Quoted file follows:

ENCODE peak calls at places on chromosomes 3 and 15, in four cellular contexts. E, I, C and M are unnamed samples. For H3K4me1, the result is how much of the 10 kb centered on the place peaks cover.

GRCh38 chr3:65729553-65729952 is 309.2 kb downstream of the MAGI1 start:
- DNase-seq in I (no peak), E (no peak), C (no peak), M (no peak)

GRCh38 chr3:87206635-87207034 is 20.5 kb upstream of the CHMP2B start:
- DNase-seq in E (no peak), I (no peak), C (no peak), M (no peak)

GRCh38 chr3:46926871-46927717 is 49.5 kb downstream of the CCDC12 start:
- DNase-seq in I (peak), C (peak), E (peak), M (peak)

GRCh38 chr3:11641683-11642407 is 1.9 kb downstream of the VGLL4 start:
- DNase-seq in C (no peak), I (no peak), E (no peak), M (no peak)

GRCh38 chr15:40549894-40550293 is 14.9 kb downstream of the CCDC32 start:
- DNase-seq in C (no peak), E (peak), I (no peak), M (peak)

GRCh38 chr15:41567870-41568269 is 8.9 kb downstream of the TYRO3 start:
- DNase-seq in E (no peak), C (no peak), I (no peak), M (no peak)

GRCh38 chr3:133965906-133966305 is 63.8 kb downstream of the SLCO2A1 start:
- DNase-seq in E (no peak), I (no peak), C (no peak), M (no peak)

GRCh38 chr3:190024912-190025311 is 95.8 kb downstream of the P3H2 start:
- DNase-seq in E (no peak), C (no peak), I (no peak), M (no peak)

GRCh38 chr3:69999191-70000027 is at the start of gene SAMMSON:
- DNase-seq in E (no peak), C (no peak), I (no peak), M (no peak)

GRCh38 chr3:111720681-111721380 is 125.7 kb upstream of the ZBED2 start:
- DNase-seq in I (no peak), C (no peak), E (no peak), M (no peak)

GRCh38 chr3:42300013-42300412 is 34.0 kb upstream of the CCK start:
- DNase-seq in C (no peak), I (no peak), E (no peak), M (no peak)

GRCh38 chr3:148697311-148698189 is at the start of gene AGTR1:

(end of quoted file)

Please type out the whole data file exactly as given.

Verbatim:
ENCODE peak calls at places on chromosomes 3 and 15, in four cellular contexts. E, I, C and M are unnamed samples. For H3K4me1, the result is how much of the 10 kb centered on the place peaks cover.

GRCh38 chr3:65729553-65729952 is 309.2 kb downstream of the MAGI1 start:
- DNase-seq in I (no peak), E (no peak), C (no peak), M (no peak)

GRCh38 chr3:87206635-87207034 is 20.5 kb upstream of the CHMP2B start:
- DNase-seq in E (no peak), I (no peak), C (no peak), M (no peak)

GRCh38 chr3:46926871-46927717 is 49.5 kb downstream of the CCDC12 start:
- DNase-seq in I (peak), C (peak), E (peak), M (peak)

GRCh38 chr3:11641683-11642407 is 1.9 kb downstream of the VGLL4 start:
- DNase-seq in C (no peak), I (no peak), E (no peak), M (no peak)

GRCh38 chr15:40549894-40550293 is 14.9 kb downstream of the CCDC32 start:
- DNase-seq in C (no peak), E (peak), I (no peak), M (peak)

GRCh38 chr15:41567870-41568269 is 8.9 kb downstream of the TYRO3 start:
- DNase-seq in E (no peak), C (no peak), I (no peak), M (no peak)

GRCh38 chr3:133965906-133966305 is 63.8 kb downstream of the SLCO2A1 start:
- DNase-seq in E (no peak), I (no peak), C (no peak), M (no peak)

GRCh38 chr3:190024912-190025311 is 95.8 kb downstream of the P3H2 start:
- DNase-seq in E (no peak), C (no peak), I (no peak), M (no peak)

GRCh38 chr3:69999191-70000027 is at the start of gene SAMMSON:
- DNase-seq in E (no peak), C (no peak), I (no peak), M (no peak)

GRCh38 chr3:111720681-111721380 is 125.7 kb upstream of the ZBED2 start:
- DNase-seq in I (no peak), C (no peak), E (no peak), M (no peak)

GRCh38 chr3:42300013-42300412 is 34.0 kb upstream of the CCK start:
- DNase-seq in C (no peak), I (no peak), E (no peak), M (no peak)

GRCh38 chr3:148697311-148698189 is at the start of gene AGTR1: